· Decision of the Complaints Committee 00854-15 Wilson v Daily Record
Summary of complaint
1. Douglas Wilson complained to the Independent Press Standards Organisation that the Daily Record had breached Clause 1 (Accuracy) of the Editors’ Code of Practice in an article headlined “Revealed: Highland laird wannabes fooled into thinking they have bought Scottish land in multi-million-pound global scheme”, published on 21 February 2015.
2. The article reported that customers of Highland Titles, a company of which the complainant is the Director, were “fooled” into believing that they had bought land, stating that they in fact received “nothing” in return for their money.
3. The complainant said that Highland Titles does not deceive its customers or misrepresent its product. He said that customers receive a “personal right to their plot of land”, and also a gift set. He said that details of the legal position regarding ownership of the land were published prominently on the company’s website. The Advertising Standards Authority (ASA) had previously found that selling a personal right to the land was sufficient to justify the claim that customers could “buy land in Scotland”. The complainant said that the company received excellent customer feedback.
4. The complainant said that the CEO of the company, Dr Peter Bevis, does not live in Spean Bridge, as reported, but in Alderney. He had not lived in the Highlands since 2006. He was also concerned that the article stated that Dr Bevis “claims to plough the profits into conservation”; this is not a “claim”, the company does put a portion of its profits into conservation. The complainant also said that it was inaccurate to say that Dr Bevis ran Highland Titles through a charity, the Highland Titles Charitable Trust; the Trust owns Highland Titles, but it could not be described as running the company, and Dr Bevis is not involved in the Trust.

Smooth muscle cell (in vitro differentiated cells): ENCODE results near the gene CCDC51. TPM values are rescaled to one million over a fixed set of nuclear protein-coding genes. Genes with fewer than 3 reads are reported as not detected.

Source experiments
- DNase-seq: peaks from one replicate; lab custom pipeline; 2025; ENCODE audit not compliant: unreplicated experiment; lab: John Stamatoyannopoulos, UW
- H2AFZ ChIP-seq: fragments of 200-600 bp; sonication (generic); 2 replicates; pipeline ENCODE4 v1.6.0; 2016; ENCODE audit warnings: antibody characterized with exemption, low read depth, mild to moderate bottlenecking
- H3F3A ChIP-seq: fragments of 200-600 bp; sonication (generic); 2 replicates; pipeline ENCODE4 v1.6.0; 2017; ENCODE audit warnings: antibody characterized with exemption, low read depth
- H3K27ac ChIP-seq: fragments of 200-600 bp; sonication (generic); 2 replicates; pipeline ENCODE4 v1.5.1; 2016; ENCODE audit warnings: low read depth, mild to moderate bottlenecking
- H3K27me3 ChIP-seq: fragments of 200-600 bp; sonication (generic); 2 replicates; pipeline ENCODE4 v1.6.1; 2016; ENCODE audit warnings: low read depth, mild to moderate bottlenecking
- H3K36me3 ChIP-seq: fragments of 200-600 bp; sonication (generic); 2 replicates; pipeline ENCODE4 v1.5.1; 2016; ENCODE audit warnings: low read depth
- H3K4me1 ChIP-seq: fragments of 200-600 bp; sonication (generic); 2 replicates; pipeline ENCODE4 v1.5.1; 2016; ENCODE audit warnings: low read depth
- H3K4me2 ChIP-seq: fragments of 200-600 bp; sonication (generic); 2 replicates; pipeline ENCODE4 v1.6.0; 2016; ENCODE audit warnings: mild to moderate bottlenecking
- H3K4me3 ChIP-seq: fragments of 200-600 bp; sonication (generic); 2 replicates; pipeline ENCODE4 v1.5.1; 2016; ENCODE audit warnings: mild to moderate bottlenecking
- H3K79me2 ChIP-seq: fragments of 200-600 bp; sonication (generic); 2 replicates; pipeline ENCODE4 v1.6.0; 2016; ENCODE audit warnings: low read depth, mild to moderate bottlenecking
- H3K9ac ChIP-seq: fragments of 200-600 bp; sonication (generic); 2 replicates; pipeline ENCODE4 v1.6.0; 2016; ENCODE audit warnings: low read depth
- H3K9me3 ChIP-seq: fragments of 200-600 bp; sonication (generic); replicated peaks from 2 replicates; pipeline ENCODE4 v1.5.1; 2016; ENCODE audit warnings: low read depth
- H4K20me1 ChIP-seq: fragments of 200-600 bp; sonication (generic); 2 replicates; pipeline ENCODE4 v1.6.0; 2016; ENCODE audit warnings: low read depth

5. The journalist had contacted the complainant for comment prior to publication, but the complainant was concerned that his comments had not been properly considered, and some important aspects of the article had not been put to him for comment.
6. The newspaper believed that its article was a legitimate interpretation of Highland Titles’ business model and the content of its website. It said that the plots cannot be registered with the Land Registry of Scotland, as the area of land is so small that the Land Registry does not recognise it. It said that the company’s website gives the impression that its customers would be able to legitimately use the title of “Laird” or “Lady”, as a consequence of having purchased land in Scotland. In fact, anyone can assume such a title, and apply to have their name changed by deed poll. The newspaper sought clarification on the legal position from the University of Edinburgh, which said that “ownership cannot transfer to a buyer of a souvenir plot,” and “Scotland does not recognise a personal right of ownership” (the complainant did not dispute this). While the newspaper accepted the complainant’s position that customers receive a gift set, it said that Highland Titles’ customers do not own any land as a result of their transactions with the company; Highland Titles retains ownership.